Meanwhile, Elden Rice is scheduled to speak about his lawsuit March 31 at the annual education conference of the Eagle Forum of California. The organization’s Web site describes Rice as “a brave dentist who has a lawsuit with his school district because of their promoting the homosexual agenda.”

The Wisconsin State Journal had an interesting editorial today entitled “Don’t ask schools to be speech police”:

A Wisconsin State Journal editorial

A California school has landed in court over its disciplinary action against a student for using the expression “That’s so gay.”

The case offers a lesson for Wisconsin’s school officials: When dealing with teenagers and offensive language, a little common sense goes a long way. In contrast, speech police armed with inflexible policies produce unfair results and dangerous precedents.

The case at a Santa Rosa, Calif., high school began when classmates taunted Rebekah Rice about her Mormon upbringing, asking “Do you have 10 moms?”

Rebekah criticized the razzing with the phrase: “That’s so gay.”

Her response got her sent to the principal’s office. She received a warning, on the grounds that she violated the school’s prohibition against harassment of gays, and school officials placed a disciplinary notation in her file.

Her parents sued, claiming that the school vio lated Rebekah’s freedom of speech. They also argued that the school employed a double standard in disciplining her for harassment but failing to shield her from harassment over her religion.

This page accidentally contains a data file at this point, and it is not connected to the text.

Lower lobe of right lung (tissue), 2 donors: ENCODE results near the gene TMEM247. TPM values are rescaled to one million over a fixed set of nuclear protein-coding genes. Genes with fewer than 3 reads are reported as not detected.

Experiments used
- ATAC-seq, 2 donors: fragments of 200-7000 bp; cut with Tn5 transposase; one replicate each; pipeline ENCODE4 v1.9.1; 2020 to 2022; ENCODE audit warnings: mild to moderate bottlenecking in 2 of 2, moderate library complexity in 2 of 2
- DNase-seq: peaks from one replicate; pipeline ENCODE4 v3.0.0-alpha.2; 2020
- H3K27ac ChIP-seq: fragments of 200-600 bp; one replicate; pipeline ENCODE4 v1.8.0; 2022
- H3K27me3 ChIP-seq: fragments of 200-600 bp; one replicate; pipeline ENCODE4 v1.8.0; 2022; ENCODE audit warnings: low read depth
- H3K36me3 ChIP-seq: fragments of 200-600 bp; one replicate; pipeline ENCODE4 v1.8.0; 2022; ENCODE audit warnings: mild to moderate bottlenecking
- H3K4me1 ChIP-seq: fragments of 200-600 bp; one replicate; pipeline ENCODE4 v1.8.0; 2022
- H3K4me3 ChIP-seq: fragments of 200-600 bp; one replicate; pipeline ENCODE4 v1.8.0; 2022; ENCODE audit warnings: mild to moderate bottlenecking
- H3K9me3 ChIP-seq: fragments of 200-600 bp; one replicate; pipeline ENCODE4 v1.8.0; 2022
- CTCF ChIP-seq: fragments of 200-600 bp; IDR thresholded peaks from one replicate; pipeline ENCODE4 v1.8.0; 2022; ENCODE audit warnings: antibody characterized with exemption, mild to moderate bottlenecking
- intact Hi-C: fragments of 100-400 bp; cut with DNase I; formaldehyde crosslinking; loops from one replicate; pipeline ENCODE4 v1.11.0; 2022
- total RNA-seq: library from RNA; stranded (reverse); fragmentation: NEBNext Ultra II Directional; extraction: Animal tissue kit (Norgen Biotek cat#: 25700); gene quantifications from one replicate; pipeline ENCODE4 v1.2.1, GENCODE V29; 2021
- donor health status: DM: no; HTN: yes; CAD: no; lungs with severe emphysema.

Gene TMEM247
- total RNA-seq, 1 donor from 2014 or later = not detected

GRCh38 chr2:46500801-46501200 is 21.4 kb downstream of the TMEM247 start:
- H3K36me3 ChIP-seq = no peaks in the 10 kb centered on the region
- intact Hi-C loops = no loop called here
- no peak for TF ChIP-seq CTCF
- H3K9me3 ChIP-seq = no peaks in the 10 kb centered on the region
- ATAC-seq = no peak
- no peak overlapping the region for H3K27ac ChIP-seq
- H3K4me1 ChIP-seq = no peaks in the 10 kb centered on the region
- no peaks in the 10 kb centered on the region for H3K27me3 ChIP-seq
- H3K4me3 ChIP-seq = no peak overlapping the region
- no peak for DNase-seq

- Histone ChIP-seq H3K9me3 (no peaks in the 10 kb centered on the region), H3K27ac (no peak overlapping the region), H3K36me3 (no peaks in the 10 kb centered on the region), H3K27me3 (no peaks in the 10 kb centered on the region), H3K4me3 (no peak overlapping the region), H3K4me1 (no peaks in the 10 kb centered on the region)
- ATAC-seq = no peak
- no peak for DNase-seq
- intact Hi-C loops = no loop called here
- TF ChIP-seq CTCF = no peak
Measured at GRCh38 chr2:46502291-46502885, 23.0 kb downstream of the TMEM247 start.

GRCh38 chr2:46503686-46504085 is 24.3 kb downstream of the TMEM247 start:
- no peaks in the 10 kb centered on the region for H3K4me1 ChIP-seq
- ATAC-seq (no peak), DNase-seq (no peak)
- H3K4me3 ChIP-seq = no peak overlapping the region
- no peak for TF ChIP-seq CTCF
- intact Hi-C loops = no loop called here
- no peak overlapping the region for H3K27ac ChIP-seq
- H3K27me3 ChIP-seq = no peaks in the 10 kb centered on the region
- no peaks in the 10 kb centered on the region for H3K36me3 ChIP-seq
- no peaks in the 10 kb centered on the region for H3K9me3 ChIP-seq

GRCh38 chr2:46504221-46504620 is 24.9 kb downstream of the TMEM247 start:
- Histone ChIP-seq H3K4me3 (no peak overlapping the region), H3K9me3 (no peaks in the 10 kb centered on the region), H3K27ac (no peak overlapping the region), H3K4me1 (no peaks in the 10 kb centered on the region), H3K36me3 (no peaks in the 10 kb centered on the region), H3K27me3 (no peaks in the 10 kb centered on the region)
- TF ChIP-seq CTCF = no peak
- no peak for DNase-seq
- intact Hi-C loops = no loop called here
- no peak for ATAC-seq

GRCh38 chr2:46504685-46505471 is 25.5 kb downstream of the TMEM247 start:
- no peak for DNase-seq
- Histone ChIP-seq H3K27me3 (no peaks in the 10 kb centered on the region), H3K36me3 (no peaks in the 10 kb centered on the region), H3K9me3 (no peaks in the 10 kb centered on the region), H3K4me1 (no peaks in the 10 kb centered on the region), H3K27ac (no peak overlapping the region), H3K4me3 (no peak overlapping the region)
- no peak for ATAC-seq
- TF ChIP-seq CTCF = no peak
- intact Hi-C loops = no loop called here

Complicating the case is confusion about the phrase “That’s so gay.” It has become a common expression among teenagers who intend it as a dismissive criticism, similar to “That’s so stupid.”

However, it is offensive because it traces its origins to a prejudice against gays.

A gag order imposed by the judge has limited the information made public. But the evidence available suggests that school officials made a mess of things with an overreaction to Rebekah’s comment, possibly stemming from the beating of a gay student the year before.

Here is what should have happened.

First, school officials should have considered the event a “teachable moment” rather than an opportunity to impose discipline. Second, they should have aimed their education at both Rebekah and her classmates.

Officials should have warned Rebekah’s taunters that their derogatory comment about Mormons was offensive and hurtful. Furthermore, they should have explained to Rebekah that while she may not have intended her remark to be a slur against gays, it nonetheless was.

Officials should have explained that hurtful expressions have no place at school because every student has a right to feel safe from harassment.

Finally, they should have warned all that future incidents could bring disciplinary action.

I agree that the school could and should have used this opportunity as a teaching moment, rather than an object lesson in political correctness at the expense of an individual’s religious heritage and belief system. It’s not entirely clear the phrase is even meant as a derogatory term against one’s sexual preference., hardly a bastion of conservative thought has this background piece on “It’s So Gay”:

If you live in a decent-sized city and you are gay (or straight with a lot of gay friends), you or someone you know has declared something gay in the last week. Not gay as in homosexual, but gay in that grade-school “That is so gay!” way, i.e. lame, wrongheaded, queer in the original sense.

This is happening all around you. That woman’s hairdo? Gay. That book jacket? Gay. The fact that Dick and Lynne Cheney won’t talk about their lesbian daughter? Gay gay gay.